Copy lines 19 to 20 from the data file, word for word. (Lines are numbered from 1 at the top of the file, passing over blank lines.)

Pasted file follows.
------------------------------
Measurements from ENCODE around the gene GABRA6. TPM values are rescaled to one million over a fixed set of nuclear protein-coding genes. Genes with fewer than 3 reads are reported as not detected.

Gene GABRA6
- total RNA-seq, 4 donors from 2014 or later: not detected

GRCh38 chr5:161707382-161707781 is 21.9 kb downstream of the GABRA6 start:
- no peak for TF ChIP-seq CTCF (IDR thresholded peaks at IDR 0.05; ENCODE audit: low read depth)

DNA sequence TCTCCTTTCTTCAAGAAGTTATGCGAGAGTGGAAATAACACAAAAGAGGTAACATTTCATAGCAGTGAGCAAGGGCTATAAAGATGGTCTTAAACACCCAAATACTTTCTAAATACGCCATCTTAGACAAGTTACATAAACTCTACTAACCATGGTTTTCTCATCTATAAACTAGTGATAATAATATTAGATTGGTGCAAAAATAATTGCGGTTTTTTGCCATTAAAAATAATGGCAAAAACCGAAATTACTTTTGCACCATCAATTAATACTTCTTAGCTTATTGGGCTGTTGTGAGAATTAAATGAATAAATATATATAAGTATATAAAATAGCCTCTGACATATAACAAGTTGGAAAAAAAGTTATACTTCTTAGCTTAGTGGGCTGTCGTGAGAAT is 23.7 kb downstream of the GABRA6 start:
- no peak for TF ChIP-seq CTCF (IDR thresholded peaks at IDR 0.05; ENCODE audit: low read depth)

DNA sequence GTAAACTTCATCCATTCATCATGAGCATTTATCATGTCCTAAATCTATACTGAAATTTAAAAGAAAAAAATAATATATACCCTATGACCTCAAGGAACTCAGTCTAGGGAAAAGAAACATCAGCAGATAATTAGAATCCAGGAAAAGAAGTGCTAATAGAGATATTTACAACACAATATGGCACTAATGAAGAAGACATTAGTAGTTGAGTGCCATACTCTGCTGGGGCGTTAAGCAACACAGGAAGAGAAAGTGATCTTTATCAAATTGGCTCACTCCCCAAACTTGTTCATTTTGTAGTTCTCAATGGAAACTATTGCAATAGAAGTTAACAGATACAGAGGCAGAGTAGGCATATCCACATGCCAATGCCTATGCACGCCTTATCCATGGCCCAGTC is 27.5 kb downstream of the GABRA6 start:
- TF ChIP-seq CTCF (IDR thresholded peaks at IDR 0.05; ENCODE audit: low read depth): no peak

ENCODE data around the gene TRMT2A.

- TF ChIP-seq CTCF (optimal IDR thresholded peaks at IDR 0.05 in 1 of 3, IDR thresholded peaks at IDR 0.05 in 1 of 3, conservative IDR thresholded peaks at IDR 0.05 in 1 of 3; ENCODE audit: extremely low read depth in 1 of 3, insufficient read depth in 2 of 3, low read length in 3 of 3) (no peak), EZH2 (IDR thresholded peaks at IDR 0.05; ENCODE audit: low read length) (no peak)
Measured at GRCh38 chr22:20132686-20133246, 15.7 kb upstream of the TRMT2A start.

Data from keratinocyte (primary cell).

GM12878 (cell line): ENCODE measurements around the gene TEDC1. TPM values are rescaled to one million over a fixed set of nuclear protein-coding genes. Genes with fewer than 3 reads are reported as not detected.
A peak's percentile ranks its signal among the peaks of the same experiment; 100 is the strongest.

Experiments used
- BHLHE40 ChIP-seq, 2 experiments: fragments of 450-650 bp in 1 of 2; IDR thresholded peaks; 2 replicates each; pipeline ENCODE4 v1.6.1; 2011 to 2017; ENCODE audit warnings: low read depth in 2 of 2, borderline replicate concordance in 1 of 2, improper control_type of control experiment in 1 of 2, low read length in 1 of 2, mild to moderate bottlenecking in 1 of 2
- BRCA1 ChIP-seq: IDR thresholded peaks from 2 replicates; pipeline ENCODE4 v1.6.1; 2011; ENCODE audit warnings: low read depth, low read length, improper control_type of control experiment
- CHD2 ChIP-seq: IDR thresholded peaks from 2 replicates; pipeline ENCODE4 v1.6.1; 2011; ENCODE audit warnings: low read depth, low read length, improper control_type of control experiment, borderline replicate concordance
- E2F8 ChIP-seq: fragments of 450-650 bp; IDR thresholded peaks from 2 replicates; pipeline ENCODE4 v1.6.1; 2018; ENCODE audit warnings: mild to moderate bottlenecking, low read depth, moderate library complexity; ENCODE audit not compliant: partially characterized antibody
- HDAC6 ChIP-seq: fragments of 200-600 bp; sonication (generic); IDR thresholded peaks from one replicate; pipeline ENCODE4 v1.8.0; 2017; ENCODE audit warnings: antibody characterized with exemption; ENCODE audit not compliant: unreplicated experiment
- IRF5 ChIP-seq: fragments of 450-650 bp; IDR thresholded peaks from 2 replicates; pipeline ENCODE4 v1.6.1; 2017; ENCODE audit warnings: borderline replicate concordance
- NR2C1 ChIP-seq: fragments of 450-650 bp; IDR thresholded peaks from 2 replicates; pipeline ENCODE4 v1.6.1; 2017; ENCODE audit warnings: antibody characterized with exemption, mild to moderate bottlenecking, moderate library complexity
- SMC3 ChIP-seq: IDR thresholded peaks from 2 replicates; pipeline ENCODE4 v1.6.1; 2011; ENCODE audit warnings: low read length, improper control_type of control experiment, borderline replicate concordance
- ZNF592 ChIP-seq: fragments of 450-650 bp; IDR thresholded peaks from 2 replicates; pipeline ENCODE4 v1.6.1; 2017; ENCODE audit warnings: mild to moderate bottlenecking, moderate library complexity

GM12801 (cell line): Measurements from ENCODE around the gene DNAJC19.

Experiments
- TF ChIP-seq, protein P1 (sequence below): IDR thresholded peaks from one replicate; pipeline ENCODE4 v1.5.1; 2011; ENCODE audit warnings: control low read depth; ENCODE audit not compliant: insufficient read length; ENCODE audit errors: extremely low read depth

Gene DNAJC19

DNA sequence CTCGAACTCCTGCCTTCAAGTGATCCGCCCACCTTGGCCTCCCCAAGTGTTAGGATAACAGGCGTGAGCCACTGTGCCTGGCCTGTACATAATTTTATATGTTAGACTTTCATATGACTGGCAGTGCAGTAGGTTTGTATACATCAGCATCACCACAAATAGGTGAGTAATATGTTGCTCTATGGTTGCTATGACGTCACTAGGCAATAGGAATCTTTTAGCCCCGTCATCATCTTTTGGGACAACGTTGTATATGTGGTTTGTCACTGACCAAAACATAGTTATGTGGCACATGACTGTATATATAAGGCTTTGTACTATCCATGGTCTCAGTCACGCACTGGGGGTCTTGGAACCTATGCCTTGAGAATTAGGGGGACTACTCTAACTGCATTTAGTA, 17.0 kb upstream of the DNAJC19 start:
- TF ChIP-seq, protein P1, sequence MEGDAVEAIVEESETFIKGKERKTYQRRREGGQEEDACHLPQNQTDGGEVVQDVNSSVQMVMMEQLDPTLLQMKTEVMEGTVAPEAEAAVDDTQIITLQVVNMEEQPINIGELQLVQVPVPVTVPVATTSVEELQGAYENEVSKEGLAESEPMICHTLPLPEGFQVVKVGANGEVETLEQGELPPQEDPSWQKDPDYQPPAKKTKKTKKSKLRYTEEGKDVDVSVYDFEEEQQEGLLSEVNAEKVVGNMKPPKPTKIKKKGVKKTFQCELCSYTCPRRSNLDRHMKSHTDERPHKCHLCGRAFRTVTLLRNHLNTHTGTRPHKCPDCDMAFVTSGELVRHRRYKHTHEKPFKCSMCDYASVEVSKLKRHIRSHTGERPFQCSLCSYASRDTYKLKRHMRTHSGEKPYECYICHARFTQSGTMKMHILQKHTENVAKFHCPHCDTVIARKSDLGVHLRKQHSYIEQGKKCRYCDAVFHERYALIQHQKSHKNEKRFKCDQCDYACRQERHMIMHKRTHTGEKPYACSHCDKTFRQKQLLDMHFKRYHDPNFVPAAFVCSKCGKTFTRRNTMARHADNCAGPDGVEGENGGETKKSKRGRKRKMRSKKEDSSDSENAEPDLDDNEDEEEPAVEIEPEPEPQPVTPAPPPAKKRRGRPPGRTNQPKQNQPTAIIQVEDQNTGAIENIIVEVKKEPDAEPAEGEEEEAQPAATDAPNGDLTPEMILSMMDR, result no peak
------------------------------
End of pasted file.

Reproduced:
- CHD2 ChIP-seq: IDR thresholded peaks from 2 replicates; pipeline ENCODE4 v1.6.1; 2011; ENCODE audit warnings: low read depth, low read length, improper control_type of control experiment, borderline replicate concordance
- E2F8 ChIP-seq: fragments of 450-650 bp; IDR thresholded peaks from 2 replicates; pipeline ENCODE4 v1.6.1; 2018; ENCODE audit warnings: mild to moderate bottlenecking, low read depth, moderate library complexity; ENCODE audit not compliant: partially characterized antibody